Lost in the texture of this photo, and overcome with thoughts surrounding the contrast between dark and light. If I captured more contrast between the two, this photo would be something truly beautiful.
In nature, a drastic contrast between opposite forces creates an awe-inspiring moment, and if you’re lucky, you’ll capture it in a photo. This is so obvious in nature, but in ourselves, we do everything and anything to block out the darkness and pretend it doesn’t exist. I have so many questions about this natural response of avoidance that we all have.
There’s so much pain in people today.
There’s so much darkness.
There’s so much avoidance.
Is it just our culture? Do we internally suffer so much here, because we’re obsessed with portraying happiness externally when life will undoubtedly force you to face elements of suffering and darkness?
Is the inability to deal with the internal darkness a result of the fact that we have too many vices to help us escape from feeling anything at all?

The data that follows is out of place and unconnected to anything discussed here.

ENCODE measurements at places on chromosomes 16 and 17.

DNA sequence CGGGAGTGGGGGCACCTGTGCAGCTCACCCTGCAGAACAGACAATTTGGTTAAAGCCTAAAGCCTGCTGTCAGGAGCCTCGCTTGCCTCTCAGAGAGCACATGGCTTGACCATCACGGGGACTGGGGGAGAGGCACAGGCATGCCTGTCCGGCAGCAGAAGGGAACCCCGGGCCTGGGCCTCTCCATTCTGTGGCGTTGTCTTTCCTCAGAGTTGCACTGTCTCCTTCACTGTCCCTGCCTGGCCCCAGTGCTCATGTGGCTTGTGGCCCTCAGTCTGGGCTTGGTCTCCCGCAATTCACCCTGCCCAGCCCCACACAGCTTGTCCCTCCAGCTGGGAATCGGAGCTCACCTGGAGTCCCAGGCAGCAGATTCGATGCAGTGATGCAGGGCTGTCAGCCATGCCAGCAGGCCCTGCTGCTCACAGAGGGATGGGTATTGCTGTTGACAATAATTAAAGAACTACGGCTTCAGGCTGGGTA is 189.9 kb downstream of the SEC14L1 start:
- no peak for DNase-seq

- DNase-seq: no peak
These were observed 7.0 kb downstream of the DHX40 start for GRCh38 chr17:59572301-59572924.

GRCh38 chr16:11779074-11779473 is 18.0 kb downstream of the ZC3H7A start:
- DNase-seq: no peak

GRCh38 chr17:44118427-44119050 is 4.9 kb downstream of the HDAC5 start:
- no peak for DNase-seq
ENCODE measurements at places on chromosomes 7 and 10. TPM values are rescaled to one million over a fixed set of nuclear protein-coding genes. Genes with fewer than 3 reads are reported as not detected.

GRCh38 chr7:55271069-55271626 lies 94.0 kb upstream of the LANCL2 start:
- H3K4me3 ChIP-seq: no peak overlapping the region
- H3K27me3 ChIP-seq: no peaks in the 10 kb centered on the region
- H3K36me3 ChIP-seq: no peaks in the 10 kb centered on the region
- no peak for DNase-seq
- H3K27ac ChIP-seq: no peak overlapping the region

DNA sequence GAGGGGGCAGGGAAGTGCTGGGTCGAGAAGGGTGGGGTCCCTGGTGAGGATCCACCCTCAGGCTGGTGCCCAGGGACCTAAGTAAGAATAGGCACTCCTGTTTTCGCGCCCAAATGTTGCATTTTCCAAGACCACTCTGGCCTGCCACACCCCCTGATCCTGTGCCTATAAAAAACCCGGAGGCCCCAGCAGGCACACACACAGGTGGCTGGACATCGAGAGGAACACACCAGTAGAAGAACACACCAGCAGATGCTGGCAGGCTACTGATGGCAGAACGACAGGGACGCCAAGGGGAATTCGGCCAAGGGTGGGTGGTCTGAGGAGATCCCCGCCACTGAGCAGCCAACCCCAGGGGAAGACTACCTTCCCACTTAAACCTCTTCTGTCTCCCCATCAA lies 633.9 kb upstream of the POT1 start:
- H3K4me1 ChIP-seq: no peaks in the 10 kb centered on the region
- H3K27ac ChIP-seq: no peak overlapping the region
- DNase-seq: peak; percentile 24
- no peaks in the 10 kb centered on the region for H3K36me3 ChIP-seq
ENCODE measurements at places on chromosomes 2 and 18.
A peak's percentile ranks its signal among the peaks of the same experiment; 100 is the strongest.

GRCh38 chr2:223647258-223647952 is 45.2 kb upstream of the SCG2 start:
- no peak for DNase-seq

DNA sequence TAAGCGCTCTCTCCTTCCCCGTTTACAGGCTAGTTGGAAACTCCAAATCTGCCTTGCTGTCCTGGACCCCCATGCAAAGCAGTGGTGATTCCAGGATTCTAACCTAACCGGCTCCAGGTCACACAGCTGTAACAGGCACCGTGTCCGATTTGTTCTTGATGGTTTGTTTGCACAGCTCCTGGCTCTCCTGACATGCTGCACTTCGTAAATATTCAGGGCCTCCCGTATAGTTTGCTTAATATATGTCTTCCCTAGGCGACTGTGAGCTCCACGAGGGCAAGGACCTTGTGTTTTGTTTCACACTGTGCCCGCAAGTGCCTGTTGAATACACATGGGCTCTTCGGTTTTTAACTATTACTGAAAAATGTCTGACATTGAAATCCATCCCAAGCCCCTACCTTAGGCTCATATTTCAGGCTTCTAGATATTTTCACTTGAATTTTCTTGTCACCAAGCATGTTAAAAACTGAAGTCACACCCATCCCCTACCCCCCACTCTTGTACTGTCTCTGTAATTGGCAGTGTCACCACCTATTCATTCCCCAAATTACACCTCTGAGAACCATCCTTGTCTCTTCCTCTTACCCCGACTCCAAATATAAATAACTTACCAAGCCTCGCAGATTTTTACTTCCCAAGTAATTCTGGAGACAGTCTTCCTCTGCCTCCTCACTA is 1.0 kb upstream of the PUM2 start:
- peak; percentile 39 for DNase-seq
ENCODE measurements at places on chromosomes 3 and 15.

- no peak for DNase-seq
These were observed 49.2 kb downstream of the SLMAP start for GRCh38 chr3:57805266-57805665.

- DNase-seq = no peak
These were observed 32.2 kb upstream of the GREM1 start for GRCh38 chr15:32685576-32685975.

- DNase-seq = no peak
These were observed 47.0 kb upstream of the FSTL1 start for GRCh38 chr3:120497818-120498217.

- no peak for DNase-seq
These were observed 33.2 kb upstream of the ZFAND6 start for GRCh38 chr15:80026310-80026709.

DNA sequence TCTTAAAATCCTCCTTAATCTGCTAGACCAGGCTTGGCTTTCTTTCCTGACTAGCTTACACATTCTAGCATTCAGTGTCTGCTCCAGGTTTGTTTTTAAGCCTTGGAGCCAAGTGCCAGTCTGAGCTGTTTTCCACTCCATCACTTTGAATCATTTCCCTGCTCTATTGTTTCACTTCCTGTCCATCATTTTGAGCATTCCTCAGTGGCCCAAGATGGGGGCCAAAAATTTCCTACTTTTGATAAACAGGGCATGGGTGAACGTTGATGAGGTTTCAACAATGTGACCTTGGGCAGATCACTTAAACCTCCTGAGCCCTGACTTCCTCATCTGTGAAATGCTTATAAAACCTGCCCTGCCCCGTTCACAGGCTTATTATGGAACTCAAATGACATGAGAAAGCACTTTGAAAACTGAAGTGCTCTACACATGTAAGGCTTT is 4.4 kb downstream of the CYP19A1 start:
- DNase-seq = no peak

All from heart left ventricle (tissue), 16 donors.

Are we then faced with a drastically darker darkness in consequence of trying to numb the pain with the first easily accessible vice we can find?
Should we be taught tools to deal with the darkness at a young age?
Is it an obvious lesson that we are too proud to admit falling short of? Is it something people already do, but too many of us have failed at? I’m reminded of the ancient proverb about the battle between two wolves:
An old Cherokee is teaching his grandson about life:
“A fight is going on inside me,” he said to the boy
”It is a terrible fight between two wolves. One is evil – he is anger, envy, sorrow, regret, greed, arrogance, self-pity, guilt, resentment, inferiority, lies, false pride, superiority, and ego.”
He continued, “The other is good – he is joy, peace, love, hope, serenity, humility, kindness, benevolence, empathy, generosity, truth, compassion, and faith. The same fight is going on inside you – and inside every other person, too.”
The grandson thought about it for a minute and then asked his grandfather:
“Which wolf will win?”
The old Cherokee simply replied, “The one you feed.”